Use Medical Experts, not Politicians for Medical Decision-Making

The Role of Nonpartisan Input in Government

Government should not be legislating people’s choices in areas that require professional expertise. Professionals in medical, mental health, educational, and scientific fields require extensive and specialized training to become “knowledge experts.” Yet, untrained politicians in all levels and branches of government seem to believe they possess the power to make life decisions for us.


It is my premise that laws and rulings that relate to these specialties should rely on consultation with nonpartisan advisory committees made up of experts in the field. At the very least, the directors of relevant state agencies, such as Department of Health and Human Services or the Department of Education, should give unbiased information about the best course of action for the sake of the people. Otherwise, many important decisions that affect the quantity and quality of life are made for political gain rather than for the benefit of citizens.

Why are politicians deciding our fate? If we take the pandemic as an example, the appropriate medical response was NOT the first consideration of many politicians. Would I want my doctor to advise me on legal matters? No! So why should attorneys or business owners who became politicians advise us on medical matters? As we can tell by the unnecessary deaths and hardships that occurred because the pandemic was politicized, respected physicians and public health officials should have been the ones to establish the policies related to managing the pandemic. Then, our country would have had a much better outcome.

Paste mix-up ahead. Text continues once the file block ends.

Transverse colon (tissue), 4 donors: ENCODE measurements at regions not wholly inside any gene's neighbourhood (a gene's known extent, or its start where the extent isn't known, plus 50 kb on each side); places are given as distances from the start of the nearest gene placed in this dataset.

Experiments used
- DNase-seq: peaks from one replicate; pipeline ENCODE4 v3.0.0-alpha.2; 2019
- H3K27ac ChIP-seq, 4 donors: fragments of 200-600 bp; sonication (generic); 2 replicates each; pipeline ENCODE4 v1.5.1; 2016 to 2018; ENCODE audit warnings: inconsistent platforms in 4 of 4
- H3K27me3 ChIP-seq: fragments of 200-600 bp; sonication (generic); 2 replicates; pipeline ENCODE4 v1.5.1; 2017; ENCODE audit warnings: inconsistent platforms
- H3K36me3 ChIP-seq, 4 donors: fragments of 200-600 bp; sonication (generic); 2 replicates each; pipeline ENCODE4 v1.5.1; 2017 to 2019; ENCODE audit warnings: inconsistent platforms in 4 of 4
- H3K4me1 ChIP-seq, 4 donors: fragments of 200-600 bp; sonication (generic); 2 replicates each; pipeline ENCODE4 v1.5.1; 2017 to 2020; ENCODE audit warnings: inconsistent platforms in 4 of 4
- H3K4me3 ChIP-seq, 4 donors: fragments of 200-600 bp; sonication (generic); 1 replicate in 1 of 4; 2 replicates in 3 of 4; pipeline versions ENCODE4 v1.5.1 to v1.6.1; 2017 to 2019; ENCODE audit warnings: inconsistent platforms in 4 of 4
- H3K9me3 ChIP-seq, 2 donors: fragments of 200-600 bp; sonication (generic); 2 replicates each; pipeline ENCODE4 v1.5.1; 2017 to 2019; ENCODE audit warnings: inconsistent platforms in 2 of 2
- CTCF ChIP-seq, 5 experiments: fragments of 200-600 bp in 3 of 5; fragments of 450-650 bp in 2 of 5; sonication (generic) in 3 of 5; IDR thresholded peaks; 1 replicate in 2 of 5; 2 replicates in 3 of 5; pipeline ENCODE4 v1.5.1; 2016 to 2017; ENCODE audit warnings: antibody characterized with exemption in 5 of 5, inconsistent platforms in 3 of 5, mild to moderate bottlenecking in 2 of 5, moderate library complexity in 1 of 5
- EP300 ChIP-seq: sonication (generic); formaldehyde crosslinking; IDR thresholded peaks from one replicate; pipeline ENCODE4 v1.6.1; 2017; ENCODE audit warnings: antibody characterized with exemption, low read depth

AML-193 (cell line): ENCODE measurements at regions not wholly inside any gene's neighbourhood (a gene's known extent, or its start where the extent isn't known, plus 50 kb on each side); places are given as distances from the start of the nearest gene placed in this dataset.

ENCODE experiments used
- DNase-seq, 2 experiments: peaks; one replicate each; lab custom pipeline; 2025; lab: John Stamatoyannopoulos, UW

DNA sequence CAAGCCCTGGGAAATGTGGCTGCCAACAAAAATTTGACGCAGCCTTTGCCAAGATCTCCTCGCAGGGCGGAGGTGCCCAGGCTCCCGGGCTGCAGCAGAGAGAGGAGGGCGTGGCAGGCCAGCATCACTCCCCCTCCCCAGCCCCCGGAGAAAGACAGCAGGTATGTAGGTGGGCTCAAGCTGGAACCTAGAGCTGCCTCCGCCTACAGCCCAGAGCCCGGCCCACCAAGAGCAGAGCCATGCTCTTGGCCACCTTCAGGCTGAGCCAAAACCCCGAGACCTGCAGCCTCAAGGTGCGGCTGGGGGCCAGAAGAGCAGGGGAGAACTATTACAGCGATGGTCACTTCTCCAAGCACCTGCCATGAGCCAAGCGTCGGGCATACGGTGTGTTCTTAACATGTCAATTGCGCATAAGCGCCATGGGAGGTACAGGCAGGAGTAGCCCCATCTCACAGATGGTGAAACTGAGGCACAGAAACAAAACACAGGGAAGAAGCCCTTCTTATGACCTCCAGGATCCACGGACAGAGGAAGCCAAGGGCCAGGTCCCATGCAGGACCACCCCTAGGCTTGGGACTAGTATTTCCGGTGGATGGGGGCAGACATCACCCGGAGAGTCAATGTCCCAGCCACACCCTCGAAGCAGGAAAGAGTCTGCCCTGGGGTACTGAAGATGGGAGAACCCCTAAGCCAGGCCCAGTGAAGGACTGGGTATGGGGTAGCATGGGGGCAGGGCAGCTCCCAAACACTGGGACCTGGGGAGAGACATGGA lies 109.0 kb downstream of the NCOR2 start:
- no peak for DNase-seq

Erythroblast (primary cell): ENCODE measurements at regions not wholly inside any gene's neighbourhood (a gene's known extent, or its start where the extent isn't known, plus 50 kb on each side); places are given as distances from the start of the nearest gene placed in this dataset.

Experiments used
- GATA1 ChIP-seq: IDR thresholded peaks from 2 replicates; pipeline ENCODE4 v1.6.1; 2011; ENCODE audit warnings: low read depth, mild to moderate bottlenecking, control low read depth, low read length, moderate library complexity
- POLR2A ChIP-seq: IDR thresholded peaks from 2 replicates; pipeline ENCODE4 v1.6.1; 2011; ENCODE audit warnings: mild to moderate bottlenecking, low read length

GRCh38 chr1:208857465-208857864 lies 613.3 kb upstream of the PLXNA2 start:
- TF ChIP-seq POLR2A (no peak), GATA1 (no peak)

There are many areas that are decided by politicians in power who do not know anything about the field in question. This long list includes not just medical emergencies such as the pandemic, but also abortion and transgender rights, end-of-life decisions and medical euthanasia, eligibility for special education services, criteria for qualifying for Social Security Disability Income, climate change, and medical insurance access, to name just a few.

Hopefully, as a state representative, I will be able to establish legislation in Texas to limit the power of politicians, who lack expertise, to make such important decisions without using factual and objective information from the true experts.


Editorial by: H. Denise Wooten, PsyD

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